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LABOUR-MEXICO: Employment Agencies Multiply, But Regulation Lags

Emilio Godoy

MEXICO CITY, Sep 6 2010 (IPS) - The global economic crisis has taken its toll in Mexico, as elsewhere, leading thousands of people to turn to private employment agencies to find jobs — even though some of their labour rights may be left unprotected.

This country of 107 million people is becoming a haven for companies that offer this form of outsourcing or subcontracting, an issue taken up by the International Labour Organisation’s Convention 181 on private employment agencies, which Mexico has yet to ratify.

Alfonso Bouzas, who specialises in labour issues at the Autonomous National University of Mexico, told IPS that outsourcing has been on the rise in recent years. “It has been quite a useful tool for avoiding labour obligations,” he said.

Convention 181, adopted in 1997 and in force since 2000, establishes that the workers hired by job placement agencies must not be deprived of their rights to organise and take part in collective bargaining.

It is precisely because of these two issues that unions and labour rights defence groups have denounced Mexico for violating ILO Conventions 87 and 98, respectively.

“There is a lack of regulation. The recent reforms refer to tax evasion, but not to labour rights,” Matteo Dean, an expert with the non-governmental Centre for Labour Research and Union Consulting (CILAS), told IPS.


In July 2009, the reforms encompassed in the Mexican Institute of Social Security Law entered into force, requiring “outsourcing” companies to comply with employer obligations, including keeping up with social security contributions.

At least 295 authorised employment agencies operate in Mexico, according to the Secretariat (ministry) of Labour and Social Security.

The member firms of the Mexican Association of Human Capital Companies place some 100,000 workers each month.

The Regulations of Worker Placement Agencies, in place since 2006, cover services such as recruiting, staff selection, and advertising of job openings to connect a worker with an employer, or vice versa.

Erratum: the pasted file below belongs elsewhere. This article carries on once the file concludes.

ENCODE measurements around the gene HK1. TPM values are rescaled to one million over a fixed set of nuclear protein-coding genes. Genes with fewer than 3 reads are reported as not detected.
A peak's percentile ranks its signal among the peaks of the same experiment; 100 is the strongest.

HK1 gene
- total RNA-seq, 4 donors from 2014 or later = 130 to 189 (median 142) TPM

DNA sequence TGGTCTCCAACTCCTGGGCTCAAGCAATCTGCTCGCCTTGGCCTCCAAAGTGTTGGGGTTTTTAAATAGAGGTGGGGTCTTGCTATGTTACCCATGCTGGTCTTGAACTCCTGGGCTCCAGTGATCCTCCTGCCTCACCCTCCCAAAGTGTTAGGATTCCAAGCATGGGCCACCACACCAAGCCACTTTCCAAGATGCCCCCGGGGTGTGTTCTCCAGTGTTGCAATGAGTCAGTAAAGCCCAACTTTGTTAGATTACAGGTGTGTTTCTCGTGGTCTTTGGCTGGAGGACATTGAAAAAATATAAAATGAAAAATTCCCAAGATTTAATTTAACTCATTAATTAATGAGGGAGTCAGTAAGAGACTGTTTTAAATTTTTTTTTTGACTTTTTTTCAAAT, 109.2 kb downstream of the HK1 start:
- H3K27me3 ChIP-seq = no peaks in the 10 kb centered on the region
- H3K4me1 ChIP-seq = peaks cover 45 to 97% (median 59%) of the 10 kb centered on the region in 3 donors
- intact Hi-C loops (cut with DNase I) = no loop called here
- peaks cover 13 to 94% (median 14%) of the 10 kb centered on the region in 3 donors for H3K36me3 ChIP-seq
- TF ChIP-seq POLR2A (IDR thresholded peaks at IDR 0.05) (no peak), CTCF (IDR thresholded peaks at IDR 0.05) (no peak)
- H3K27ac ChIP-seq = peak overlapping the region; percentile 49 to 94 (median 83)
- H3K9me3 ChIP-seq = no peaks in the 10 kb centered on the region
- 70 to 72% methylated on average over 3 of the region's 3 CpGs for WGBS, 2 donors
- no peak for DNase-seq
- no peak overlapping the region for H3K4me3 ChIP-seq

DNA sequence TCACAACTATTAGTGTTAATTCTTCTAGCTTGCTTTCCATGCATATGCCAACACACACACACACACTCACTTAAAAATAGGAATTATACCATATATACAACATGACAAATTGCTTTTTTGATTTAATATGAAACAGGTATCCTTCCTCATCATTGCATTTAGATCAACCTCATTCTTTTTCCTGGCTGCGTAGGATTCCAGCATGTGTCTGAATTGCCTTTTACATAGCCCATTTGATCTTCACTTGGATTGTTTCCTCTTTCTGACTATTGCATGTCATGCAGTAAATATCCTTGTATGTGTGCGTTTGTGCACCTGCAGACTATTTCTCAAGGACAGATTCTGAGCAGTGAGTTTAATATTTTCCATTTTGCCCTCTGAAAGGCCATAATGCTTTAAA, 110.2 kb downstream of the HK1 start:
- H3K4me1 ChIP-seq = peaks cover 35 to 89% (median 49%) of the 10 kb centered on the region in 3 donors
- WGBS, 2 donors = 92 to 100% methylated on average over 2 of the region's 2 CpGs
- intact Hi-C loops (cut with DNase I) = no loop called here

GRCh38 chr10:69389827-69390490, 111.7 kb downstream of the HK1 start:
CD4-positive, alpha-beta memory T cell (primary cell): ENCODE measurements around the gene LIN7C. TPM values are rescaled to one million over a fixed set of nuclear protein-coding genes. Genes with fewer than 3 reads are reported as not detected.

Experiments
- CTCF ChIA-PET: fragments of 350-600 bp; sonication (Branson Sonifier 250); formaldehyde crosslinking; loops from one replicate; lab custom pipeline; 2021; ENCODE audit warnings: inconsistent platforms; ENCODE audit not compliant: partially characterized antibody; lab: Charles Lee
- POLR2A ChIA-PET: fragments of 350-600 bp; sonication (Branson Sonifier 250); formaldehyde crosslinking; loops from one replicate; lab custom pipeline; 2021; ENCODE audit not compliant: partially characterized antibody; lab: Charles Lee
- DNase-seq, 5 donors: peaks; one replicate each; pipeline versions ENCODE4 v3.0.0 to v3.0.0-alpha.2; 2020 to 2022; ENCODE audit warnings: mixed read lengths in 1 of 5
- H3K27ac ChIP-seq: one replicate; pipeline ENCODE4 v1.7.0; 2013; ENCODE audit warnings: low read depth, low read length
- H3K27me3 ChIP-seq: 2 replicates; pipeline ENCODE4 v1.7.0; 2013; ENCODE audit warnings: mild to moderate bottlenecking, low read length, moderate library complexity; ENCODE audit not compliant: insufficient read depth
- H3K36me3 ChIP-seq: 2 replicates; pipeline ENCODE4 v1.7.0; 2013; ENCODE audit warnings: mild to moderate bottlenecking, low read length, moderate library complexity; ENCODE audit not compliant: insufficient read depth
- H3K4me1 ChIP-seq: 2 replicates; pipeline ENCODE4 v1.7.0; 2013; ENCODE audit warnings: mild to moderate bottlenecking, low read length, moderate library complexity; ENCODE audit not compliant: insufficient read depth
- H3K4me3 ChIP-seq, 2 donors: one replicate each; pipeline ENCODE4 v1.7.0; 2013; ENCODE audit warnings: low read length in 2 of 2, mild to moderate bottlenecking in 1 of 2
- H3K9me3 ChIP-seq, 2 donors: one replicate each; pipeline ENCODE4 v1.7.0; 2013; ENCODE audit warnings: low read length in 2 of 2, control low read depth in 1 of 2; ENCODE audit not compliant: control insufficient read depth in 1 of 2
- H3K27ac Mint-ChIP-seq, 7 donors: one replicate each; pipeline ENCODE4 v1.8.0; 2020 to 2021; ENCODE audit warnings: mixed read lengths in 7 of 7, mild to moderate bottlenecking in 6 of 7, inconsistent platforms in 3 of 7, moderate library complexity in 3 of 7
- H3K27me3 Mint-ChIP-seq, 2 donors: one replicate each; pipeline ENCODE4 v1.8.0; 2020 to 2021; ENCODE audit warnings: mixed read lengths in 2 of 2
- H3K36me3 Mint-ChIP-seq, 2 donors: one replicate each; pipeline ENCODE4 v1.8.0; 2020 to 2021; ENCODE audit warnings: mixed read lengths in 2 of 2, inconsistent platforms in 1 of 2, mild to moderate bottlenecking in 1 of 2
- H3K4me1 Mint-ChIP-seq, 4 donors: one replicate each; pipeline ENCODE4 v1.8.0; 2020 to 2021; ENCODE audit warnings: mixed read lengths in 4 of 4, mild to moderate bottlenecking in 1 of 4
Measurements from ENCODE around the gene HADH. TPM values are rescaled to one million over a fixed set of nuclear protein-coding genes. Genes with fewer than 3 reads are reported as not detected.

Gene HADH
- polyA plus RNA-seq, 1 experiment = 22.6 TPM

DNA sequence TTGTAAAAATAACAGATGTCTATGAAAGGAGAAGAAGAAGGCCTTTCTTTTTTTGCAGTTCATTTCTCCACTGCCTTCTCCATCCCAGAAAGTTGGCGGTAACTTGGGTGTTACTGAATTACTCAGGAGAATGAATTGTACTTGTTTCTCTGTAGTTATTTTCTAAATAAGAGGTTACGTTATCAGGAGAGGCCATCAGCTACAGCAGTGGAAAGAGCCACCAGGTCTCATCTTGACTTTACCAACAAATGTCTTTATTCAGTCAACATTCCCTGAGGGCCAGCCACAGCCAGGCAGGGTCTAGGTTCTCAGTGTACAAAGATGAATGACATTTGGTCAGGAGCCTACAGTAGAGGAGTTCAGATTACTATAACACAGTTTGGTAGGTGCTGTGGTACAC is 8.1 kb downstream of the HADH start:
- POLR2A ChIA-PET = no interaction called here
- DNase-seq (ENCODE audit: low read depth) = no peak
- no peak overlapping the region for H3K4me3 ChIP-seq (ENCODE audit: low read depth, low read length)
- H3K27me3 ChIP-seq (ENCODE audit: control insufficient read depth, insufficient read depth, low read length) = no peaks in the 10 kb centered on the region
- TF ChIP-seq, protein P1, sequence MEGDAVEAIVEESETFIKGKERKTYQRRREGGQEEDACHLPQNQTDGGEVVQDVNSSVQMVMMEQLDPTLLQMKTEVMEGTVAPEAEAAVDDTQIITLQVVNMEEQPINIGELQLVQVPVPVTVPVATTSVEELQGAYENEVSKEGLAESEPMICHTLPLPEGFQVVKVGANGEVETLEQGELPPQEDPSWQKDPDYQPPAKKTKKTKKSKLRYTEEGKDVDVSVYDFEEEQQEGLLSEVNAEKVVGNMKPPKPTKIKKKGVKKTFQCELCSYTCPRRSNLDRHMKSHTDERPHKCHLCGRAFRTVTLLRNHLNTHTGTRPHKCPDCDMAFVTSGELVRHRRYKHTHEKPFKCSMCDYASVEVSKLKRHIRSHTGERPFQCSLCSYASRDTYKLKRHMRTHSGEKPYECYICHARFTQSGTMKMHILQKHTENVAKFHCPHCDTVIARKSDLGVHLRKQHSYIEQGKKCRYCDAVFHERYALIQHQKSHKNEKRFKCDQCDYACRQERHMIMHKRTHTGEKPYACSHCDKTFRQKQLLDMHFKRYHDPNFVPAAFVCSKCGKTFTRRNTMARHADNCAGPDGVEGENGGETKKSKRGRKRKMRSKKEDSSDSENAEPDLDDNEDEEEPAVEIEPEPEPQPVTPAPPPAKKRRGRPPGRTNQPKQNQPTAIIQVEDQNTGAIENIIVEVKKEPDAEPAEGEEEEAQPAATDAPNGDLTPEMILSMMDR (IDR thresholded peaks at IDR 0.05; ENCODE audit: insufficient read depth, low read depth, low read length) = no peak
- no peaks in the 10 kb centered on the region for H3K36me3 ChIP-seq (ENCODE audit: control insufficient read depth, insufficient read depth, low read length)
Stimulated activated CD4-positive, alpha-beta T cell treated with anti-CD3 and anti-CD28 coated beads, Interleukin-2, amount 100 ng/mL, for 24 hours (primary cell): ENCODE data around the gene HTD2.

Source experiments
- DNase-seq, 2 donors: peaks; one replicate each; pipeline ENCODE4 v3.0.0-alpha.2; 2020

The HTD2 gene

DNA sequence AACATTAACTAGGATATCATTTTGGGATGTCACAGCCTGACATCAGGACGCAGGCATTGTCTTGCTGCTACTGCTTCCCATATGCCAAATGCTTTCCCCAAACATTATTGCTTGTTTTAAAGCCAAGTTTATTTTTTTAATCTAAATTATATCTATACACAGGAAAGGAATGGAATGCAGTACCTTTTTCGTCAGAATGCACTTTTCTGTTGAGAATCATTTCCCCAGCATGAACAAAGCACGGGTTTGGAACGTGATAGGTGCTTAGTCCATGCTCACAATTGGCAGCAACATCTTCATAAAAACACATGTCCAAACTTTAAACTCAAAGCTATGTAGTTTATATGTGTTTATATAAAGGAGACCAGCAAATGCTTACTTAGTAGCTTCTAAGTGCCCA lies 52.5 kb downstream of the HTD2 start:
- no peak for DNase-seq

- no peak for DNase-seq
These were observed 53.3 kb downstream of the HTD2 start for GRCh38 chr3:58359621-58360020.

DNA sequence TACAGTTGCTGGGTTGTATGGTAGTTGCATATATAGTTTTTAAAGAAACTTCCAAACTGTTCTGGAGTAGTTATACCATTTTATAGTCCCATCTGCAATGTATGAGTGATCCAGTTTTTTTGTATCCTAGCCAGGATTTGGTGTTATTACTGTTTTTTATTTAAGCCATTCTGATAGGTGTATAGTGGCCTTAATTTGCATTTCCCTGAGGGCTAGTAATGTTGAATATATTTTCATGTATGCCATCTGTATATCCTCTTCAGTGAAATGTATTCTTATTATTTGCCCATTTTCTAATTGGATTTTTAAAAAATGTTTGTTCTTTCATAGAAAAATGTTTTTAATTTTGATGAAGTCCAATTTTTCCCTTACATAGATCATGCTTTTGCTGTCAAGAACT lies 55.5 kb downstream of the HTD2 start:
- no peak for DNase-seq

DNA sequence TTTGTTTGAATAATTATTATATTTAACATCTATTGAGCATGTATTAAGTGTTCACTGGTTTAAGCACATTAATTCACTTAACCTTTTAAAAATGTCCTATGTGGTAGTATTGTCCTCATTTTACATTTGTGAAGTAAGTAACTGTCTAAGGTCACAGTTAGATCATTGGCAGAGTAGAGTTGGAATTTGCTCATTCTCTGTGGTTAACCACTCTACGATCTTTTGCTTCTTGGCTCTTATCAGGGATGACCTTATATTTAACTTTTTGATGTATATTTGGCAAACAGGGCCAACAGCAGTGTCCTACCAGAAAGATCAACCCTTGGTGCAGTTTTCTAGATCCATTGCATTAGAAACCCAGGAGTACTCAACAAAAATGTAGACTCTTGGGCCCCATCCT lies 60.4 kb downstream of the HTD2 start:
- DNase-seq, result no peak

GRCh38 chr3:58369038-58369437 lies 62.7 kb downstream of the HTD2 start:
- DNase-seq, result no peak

The companies investigate the labour history of the candidate, conduct the interview, select and connect him or her with an employer, at no charge to the job seeker.

They function based on agreements in which the job seeker obtains a post with the company selected by the agency, which defines the job, the salary and the tasks of the employee, according to an analysis of legislative regulations of outsourcing, published by the congressional Social and Public Opinion Research Centre (CESOP).

The economic crisis that erupted in 2008 in the United States and quickly spread around the globe had erased 900,000 jobs in Mexico by 2009, according to official figures. However, the administration of conservative President Felipe Calderón claims the creation of 630,000 jobs this year.

“They are instances that practically liberate the final beneficiary of all labour responsibility, in exchange for a lucrative income related to a percentage of the salary,” Bouzas explained. He has studied phenomena like protection clauses, through which companies protect themselves from strikes or worker demands.

Outsourcing was on the agenda for the Fourth National Labour Conference, organised by CILAS over the weekend, drawing more than 900 delegates from about 100 union organisations across the country.

The conference also discussed the right to organise and respect for workers’ rights in general, and had some choice words for the Calderón administration.

Other Latin American countries, like Argentina, Chile and Uruguay, have stronger legislation regulating outsourcing — though they still come under criticism from their workers.

In March, the Mexican government sent a bill to Congress proposing labour reforms, including giving broad berth to employment agencies. For example, anyone interested in opening an agency would only have to pay a deposit to begin operating. Congress will discuss the changes during sessions later this year.

“The proposed bill recognises the status quo and regulates the agencies, though it leaves a lot of holes,” said Dean, of CILAS.

The Calderón government’s bill does not define all forms or areas of subcontracting, and fails to specify labour rights, such as union organising, according to a CILAS analysis.

The congressional CESOP, meanwhile, warns that the phenomenon of job placement agencies is just one of many forms of subcontracting or outsourcing, meaning the regulation only covers part of a much broader issue.

“There could be a complete simulation of rights, and formidable profits. Furthermore, it creates a huge distortion between labour rights and fulfilling them,” said university expert Bouzas.

“Subcontracting is constantly evolving, and regulations are always lagging behind,” said Dean.

 
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